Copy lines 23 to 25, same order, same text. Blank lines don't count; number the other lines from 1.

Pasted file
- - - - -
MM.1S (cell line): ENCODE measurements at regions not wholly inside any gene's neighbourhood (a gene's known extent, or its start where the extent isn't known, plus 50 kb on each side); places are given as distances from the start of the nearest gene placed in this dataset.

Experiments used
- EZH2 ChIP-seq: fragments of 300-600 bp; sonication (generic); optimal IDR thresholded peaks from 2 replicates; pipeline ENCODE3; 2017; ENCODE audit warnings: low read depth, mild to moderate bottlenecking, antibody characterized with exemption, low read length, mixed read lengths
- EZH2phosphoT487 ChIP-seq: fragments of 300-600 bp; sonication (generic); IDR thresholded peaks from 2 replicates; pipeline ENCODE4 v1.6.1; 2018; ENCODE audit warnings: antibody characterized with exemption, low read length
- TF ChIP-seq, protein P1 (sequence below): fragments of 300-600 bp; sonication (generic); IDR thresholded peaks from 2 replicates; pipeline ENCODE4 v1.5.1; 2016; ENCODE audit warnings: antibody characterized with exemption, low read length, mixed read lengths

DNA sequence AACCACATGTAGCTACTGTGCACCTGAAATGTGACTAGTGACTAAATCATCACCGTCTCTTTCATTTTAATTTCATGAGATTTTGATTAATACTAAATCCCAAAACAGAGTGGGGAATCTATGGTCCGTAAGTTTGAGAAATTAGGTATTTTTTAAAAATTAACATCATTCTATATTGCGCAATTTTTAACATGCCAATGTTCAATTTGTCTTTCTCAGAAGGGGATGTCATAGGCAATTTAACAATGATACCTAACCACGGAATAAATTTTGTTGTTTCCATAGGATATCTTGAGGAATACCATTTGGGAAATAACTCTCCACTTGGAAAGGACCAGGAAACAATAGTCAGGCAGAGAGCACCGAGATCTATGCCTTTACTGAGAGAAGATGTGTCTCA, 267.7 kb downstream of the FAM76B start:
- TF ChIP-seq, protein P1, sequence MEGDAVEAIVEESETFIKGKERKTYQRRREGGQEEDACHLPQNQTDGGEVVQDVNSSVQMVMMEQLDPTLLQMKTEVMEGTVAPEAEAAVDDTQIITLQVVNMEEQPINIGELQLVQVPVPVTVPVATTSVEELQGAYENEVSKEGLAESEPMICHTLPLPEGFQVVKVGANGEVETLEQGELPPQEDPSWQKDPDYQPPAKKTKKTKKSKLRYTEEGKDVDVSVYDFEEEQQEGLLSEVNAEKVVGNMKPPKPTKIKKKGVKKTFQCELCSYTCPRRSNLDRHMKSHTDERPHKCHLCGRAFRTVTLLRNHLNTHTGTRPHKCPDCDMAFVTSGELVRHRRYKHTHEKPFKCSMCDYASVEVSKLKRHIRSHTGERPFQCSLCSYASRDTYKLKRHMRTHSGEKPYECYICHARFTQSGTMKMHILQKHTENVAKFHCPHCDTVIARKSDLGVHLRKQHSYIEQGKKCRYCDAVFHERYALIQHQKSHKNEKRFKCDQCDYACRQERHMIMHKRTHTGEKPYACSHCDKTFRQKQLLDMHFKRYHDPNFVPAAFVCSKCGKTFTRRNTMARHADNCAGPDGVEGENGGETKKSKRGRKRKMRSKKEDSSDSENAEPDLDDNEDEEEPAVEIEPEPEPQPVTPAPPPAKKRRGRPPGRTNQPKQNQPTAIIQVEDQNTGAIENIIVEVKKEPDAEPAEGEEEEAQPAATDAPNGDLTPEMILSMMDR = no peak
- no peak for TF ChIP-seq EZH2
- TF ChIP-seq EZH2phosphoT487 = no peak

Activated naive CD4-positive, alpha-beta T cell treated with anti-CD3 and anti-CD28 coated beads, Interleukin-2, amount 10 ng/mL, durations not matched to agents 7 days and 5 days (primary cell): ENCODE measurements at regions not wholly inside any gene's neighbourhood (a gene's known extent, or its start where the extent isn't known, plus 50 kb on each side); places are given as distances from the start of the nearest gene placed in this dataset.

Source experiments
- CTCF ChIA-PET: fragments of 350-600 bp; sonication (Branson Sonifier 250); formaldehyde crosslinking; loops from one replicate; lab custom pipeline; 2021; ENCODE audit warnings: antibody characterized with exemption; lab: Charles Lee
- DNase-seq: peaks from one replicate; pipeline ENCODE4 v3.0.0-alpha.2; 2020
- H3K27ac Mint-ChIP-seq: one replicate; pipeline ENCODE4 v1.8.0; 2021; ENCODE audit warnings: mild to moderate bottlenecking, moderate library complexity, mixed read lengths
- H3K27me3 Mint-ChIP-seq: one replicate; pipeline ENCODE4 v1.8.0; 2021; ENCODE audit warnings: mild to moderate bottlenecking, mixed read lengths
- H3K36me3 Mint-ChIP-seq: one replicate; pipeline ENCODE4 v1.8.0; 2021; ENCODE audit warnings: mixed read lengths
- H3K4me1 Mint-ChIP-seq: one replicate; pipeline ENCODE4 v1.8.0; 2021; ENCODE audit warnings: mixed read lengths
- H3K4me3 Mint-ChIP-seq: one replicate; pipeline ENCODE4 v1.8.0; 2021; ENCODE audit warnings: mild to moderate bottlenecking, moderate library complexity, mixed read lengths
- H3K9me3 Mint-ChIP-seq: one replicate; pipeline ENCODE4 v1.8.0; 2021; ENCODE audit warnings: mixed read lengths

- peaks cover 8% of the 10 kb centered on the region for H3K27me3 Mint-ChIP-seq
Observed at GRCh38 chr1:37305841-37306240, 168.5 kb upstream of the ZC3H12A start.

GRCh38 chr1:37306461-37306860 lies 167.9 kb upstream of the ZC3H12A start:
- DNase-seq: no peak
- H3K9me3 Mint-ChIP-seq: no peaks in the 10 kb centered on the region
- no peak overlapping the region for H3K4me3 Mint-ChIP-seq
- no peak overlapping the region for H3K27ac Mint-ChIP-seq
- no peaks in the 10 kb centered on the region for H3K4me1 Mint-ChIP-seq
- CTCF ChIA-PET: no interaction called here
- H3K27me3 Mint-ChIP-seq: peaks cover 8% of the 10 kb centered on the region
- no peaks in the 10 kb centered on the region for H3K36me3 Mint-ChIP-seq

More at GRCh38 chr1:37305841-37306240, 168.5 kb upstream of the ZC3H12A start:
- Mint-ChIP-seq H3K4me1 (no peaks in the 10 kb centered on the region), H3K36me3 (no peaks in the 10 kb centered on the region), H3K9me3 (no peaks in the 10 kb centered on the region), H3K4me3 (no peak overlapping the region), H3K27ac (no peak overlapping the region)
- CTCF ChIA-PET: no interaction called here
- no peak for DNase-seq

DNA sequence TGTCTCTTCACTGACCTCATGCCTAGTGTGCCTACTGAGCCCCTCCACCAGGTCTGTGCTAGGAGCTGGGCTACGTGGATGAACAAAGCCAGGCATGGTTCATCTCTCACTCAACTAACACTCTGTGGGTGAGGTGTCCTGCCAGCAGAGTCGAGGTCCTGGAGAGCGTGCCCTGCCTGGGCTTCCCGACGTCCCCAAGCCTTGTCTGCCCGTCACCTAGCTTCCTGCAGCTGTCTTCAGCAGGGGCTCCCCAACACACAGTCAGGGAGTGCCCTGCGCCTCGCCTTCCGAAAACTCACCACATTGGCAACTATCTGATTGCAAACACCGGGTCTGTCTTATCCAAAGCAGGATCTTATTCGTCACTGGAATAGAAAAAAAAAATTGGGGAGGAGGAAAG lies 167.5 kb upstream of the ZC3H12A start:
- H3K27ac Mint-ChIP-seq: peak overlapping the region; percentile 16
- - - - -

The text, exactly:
- DNase-seq: no peak
- H3K9me3 Mint-ChIP-seq: no peaks in the 10 kb centered on the region
- no peak overlapping the region for H3K4me3 Mint-ChIP-seq